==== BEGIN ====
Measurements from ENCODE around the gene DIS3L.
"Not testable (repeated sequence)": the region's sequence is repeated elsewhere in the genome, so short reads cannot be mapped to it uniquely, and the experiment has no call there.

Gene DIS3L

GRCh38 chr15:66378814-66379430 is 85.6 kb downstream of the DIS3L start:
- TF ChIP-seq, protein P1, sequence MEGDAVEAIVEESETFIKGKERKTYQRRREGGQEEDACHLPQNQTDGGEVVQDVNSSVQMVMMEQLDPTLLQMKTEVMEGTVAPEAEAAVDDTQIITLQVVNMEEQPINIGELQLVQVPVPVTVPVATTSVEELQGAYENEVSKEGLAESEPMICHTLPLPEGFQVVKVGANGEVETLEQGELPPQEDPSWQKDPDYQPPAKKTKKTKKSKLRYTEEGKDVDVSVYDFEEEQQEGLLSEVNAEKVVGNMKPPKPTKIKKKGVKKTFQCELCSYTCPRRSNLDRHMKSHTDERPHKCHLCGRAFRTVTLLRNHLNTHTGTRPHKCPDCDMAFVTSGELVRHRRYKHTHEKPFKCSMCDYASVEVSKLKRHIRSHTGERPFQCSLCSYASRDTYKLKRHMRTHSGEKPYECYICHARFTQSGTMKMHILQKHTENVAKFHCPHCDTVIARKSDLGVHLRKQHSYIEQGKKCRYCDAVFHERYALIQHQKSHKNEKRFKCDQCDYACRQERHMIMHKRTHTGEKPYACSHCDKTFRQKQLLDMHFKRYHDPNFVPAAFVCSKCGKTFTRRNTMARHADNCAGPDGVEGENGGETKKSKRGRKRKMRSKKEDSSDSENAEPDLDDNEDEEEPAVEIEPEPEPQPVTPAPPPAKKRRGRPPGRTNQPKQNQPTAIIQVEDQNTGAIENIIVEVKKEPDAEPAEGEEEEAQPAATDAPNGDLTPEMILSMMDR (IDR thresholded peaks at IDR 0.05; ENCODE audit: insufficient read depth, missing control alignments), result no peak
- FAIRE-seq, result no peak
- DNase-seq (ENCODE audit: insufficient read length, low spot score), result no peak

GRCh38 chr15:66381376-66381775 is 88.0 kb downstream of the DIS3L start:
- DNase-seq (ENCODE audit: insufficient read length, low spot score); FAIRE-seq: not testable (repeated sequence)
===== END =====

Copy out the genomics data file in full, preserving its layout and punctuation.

Measurements from ENCODE around the gene DIS3L.
"Not testable (repeated sequence)": the region's sequence is repeated elsewhere in the genome, so short reads cannot be mapped to it uniquely, and the experiment has no call there.

Gene DIS3L

GRCh38 chr15:66378814-66379430 is 85.6 kb downstream of the DIS3L start:
- TF ChIP-seq, protein P1, sequence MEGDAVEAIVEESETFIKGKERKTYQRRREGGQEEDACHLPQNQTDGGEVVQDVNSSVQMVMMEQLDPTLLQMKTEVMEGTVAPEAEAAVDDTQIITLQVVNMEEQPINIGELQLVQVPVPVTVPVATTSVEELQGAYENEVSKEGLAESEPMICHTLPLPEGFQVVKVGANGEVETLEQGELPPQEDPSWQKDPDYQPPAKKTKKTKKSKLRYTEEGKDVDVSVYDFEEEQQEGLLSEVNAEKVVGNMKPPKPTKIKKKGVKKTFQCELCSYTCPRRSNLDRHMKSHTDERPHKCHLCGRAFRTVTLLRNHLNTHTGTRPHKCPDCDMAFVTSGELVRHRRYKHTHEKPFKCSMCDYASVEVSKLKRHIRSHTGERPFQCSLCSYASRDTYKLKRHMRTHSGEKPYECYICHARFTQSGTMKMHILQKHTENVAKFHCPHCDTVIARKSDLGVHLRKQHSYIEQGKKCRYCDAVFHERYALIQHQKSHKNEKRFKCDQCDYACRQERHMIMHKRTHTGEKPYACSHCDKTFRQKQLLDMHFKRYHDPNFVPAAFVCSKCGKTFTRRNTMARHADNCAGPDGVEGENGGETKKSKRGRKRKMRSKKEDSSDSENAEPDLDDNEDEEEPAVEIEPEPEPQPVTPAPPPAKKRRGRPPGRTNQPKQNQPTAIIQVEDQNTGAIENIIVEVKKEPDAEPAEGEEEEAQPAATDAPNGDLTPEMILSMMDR (IDR thresholded peaks at IDR 0.05; ENCODE audit: insufficient read depth, missing control alignments), result no peak
- FAIRE-seq, result no peak
- DNase-seq (ENCODE audit: insufficient read length, low spot score), result no peak

GRCh38 chr15:66381376-66381775 is 88.0 kb downstream of the DIS3L start:
- DNase-seq (ENCODE audit: insufficient read length, low spot score); FAIRE-seq: not testable (repeated sequence)